• integration_action.requested
  • integration.turned_on
  • integration.turned_off

Event Dispatches

Once you have created the webhook, all of the events the webhook subscribes to will be dispatched to the webhook endpoint URL via an HTTPS POST request. Here is a sample POST body:

  "created": "2022-12-07T18:49:45.893180Z",
  "data": {
    "type": "bulk_import_contacts",
    "uuid": "6c96b208-2cc9-4356-b6a1-f1ee9a8fb9b2",
    "status": "requested",
    "created": "2022-12-07T18:49:45.890275Z",
    "updated": "2022-12-07T18:49:45.890298Z",
    "entity_id": null,
    "related_object": null,
    "status_message": null,
    "related_object_type": null
  "object": "integration action",
  "type": "integration_action.requested"

You can see a log of all the events that have been dispatched to your webhook on this screen. If you click on an individual event dispatch, you will see the POST body that was sent to your webhook endpoint, as well as the response your client application sent back. Logs can be sorted and filtered by name, response status code, and timestamp. 

Security Best Practices

Paperless Parts includes a signature in each event dispatch’s Paperless-Parts-Signature header. This signature allows you to verify that the request was sent by Paperless Parts and not by a third party. To verify the signature, first get the webhook signing secret from the webhook configuration page.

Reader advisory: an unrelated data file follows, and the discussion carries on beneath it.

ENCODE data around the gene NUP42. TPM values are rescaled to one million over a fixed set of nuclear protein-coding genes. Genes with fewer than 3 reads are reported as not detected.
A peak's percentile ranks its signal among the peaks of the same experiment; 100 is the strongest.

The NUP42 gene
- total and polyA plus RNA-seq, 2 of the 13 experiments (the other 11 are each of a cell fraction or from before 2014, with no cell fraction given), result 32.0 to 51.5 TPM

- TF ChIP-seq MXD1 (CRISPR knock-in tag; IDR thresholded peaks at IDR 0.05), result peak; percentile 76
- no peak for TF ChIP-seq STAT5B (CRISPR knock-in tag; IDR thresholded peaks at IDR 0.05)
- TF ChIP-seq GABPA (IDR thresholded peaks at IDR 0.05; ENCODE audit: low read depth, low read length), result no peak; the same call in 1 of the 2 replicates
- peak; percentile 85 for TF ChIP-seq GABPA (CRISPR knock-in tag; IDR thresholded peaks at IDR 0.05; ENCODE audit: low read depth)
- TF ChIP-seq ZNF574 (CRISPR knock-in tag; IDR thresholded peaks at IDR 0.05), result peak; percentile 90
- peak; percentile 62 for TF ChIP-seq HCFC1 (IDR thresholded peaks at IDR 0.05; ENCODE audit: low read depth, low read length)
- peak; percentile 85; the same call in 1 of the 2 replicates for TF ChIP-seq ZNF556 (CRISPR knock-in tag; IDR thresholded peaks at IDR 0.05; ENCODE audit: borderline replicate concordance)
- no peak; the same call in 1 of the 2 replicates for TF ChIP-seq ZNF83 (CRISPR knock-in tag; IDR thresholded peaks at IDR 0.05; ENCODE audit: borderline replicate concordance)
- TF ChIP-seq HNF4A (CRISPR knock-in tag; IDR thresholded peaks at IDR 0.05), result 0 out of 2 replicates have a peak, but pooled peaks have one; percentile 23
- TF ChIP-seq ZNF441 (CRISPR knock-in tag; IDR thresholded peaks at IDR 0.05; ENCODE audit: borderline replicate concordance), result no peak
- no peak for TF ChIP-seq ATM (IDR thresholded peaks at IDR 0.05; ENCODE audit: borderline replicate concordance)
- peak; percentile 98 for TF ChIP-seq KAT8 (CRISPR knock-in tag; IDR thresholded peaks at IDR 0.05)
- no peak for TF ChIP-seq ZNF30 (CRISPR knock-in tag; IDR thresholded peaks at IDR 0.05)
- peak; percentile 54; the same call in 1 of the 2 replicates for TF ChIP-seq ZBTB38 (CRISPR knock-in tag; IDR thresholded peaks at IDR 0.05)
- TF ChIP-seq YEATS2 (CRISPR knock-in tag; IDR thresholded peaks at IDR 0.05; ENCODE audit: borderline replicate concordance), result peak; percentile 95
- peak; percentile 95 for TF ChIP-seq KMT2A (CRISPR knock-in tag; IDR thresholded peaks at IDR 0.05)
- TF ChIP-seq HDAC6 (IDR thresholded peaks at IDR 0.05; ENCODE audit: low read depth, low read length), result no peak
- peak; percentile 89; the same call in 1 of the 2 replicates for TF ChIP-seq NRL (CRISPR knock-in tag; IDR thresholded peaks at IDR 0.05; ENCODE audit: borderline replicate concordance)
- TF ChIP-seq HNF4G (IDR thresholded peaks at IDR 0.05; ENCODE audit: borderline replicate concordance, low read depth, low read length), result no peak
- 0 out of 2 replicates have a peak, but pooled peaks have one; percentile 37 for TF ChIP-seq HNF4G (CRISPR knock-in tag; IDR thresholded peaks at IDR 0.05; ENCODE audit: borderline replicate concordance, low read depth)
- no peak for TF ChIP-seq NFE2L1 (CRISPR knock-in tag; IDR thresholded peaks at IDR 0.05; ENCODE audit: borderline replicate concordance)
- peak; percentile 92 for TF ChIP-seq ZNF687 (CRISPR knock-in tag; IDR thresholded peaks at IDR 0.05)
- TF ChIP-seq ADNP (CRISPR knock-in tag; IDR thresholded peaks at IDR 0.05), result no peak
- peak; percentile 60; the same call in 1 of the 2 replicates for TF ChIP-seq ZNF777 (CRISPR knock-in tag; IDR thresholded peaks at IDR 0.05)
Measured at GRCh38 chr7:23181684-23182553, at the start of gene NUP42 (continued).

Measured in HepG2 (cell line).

The Paperless-Parts-Signature header included with each event dispatch contains a timestamp and a signature. The timestamp is included when computing the signature to prevent replay attacks. The timestamp is prefixed by “t=”, and the signature is prefixed by “v1”, as shown in the example below:


To verify the signature, perform the following steps:

  1. Isolate the timestamp and signature from the Paperless-Parts-Signature header.
  2. Create a new payload by concatenating:
    • The timestamp (as a string)
    • The character .
    • The JSON body of the POST request
  3. Compute an HMAC signature with the SHA256 hash function. Use the webhook endpoints signing secret as the key, and use the concatenated payload from above as the message.
  4. Compare the HMAC signature you computed with the signature provided in the Paperless-Parts-Signature header.

If the signatures do not match, you should reject the POST request. 

See the Python code snippet below for an example of how to compute the HMAC signature:

import binascii
import hashlib
import hmac
import json

def create_hmac_signature(request_payload: dict, signing_secret: str, timestamp: int):
    """ Generate a hash-based message authentication code using the SHA256 algorithm and the pre-shared secret
	key for this Webhook to allow the recipient to verify that the request was sent by Paperless Parts. """

    payload_string = json.dumps(request_payload)
    message = f'{timestamp}.{payload_string}'
    message_bytes = (

    signing_secret_bytes = binascii.unhexlify(signing_secret)

    hmac_signature =
        signing_secret_bytes, message_bytes, hashlib.sha256

    return hmac_signature<br>